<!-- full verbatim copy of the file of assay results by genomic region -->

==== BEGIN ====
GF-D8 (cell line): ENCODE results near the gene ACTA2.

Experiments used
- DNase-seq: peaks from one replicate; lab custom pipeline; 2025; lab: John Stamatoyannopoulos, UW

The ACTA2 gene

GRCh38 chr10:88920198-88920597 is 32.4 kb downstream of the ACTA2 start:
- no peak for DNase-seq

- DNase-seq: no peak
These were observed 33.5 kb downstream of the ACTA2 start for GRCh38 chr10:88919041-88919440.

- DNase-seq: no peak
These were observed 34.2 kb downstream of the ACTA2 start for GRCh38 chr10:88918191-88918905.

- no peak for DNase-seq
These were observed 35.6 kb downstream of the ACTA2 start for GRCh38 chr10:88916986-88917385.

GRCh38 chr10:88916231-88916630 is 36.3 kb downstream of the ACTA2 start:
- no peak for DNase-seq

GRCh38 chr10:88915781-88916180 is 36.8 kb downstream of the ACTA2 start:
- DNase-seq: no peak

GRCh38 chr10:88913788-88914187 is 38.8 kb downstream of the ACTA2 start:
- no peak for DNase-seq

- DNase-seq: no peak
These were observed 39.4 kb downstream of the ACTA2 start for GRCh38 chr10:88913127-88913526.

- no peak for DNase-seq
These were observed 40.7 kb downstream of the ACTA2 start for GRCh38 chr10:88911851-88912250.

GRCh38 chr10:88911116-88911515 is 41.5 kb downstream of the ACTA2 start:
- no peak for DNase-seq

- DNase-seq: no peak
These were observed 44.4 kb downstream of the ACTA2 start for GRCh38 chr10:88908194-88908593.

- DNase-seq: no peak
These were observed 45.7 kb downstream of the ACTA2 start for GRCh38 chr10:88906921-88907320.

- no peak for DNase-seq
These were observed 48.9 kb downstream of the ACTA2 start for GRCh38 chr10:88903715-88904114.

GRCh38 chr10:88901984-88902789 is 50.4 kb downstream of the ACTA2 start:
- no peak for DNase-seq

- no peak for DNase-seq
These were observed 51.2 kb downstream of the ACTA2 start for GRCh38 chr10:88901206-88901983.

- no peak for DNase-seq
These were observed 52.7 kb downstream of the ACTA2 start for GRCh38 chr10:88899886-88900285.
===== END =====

GF-D8 (cell line): ENCODE results near the gene ACTA2.

Experiments used
- DNase-seq: peaks from one replicate; lab custom pipeline; 2025; lab: John Stamatoyannopoulos, UW

The ACTA2 gene

GRCh38 chr10:88920198-88920597 is 32.4 kb downstream of the ACTA2 start:
- no peak for DNase-seq

- DNase-seq: no peak
These were observed 33.5 kb downstream of the ACTA2 start for GRCh38 chr10:88919041-88919440.

- DNase-seq: no peak
These were observed 34.2 kb downstream of the ACTA2 start for GRCh38 chr10:88918191-88918905.

- no peak for DNase-seq
These were observed 35.6 kb downstream of the ACTA2 start for GRCh38 chr10:88916986-88917385.

GRCh38 chr10:88916231-88916630 is 36.3 kb downstream of the ACTA2 start:
- no peak for DNase-seq

GRCh38 chr10:88915781-88916180 is 36.8 kb downstream of the ACTA2 start:
- DNase-seq: no peak

GRCh38 chr10:88913788-88914187 is 38.8 kb downstream of the ACTA2 start:
- no peak for DNase-seq

- DNase-seq: no peak
These were observed 39.4 kb downstream of the ACTA2 start for GRCh38 chr10:88913127-88913526.

- no peak for DNase-seq
These were observed 40.7 kb downstream of the ACTA2 start for GRCh38 chr10:88911851-88912250.

GRCh38 chr10:88911116-88911515 is 41.5 kb downstream of the ACTA2 start:
- no peak for DNase-seq

- DNase-seq: no peak
These were observed 44.4 kb downstream of the ACTA2 start for GRCh38 chr10:88908194-88908593.

- DNase-seq: no peak
These were observed 45.7 kb downstream of the ACTA2 start for GRCh38 chr10:88906921-88907320.

- no peak for DNase-seq
These were observed 48.9 kb downstream of the ACTA2 start for GRCh38 chr10:88903715-88904114.

GRCh38 chr10:88901984-88902789 is 50.4 kb downstream of the ACTA2 start:
- no peak for DNase-seq

- no peak for DNase-seq
These were observed 51.2 kb downstream of the ACTA2 start for GRCh38 chr10:88901206-88901983.

- no peak for DNase-seq
These were observed 52.7 kb downstream of the ACTA2 start for GRCh38 chr10:88899886-88900285.